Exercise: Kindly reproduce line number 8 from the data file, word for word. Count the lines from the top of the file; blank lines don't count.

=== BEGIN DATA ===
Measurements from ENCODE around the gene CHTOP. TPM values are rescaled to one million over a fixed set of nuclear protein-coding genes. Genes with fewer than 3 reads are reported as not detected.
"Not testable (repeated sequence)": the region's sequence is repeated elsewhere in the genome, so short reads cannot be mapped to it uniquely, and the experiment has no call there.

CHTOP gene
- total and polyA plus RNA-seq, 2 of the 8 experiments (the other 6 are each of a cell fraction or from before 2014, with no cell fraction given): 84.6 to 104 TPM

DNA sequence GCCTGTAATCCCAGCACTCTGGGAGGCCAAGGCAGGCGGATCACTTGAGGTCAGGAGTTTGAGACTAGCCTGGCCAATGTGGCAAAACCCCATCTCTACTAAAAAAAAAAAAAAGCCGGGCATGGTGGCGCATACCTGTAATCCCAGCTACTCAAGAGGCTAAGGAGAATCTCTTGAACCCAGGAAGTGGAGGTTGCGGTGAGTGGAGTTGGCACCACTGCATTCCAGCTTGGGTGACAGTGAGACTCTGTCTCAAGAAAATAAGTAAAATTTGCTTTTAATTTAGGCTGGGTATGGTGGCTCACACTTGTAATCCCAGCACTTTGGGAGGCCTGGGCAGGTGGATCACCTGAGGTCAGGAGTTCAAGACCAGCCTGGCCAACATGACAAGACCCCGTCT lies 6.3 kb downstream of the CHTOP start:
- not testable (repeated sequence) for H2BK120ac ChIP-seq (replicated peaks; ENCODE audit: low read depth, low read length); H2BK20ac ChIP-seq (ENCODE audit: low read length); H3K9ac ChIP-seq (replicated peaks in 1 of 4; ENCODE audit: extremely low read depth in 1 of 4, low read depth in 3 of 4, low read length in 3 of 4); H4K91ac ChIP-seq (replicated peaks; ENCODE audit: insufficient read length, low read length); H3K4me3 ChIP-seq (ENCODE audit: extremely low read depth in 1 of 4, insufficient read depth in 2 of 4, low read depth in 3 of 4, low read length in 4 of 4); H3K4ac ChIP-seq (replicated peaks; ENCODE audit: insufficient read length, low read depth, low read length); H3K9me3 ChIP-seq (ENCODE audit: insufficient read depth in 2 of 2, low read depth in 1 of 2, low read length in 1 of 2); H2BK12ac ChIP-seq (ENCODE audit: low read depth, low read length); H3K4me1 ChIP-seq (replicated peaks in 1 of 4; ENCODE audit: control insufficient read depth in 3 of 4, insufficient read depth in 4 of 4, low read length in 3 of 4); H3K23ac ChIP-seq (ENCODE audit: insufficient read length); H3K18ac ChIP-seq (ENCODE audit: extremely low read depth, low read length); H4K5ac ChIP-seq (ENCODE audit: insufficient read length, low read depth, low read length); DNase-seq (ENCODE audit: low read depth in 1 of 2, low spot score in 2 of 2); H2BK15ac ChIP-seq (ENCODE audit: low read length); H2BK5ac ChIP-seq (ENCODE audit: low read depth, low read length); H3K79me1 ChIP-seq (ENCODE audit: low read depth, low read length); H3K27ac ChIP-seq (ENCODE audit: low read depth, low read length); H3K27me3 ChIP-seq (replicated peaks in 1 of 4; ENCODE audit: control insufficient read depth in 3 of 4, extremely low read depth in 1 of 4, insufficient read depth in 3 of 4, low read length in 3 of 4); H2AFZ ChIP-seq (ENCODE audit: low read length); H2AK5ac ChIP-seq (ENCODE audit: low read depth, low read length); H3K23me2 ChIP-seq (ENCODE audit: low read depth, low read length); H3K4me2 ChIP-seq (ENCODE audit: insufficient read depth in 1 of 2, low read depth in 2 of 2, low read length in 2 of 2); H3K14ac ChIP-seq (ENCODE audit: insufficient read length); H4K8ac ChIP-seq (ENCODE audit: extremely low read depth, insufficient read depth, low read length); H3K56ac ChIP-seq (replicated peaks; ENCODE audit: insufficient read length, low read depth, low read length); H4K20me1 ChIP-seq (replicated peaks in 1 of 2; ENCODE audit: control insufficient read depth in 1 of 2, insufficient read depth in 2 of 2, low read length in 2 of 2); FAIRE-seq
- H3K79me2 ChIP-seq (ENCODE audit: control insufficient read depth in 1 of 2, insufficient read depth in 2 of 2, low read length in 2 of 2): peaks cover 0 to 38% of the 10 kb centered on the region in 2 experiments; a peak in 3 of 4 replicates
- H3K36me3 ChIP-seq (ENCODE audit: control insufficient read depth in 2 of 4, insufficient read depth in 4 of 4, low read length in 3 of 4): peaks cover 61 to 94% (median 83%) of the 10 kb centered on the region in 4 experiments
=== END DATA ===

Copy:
- H3K36me3 ChIP-seq (ENCODE audit: control insufficient read depth in 2 of 4, insufficient read depth in 4 of 4, low read length in 3 of 4): peaks cover 61 to 94% (median 83%) of the 10 kb centered on the region in 4 experiments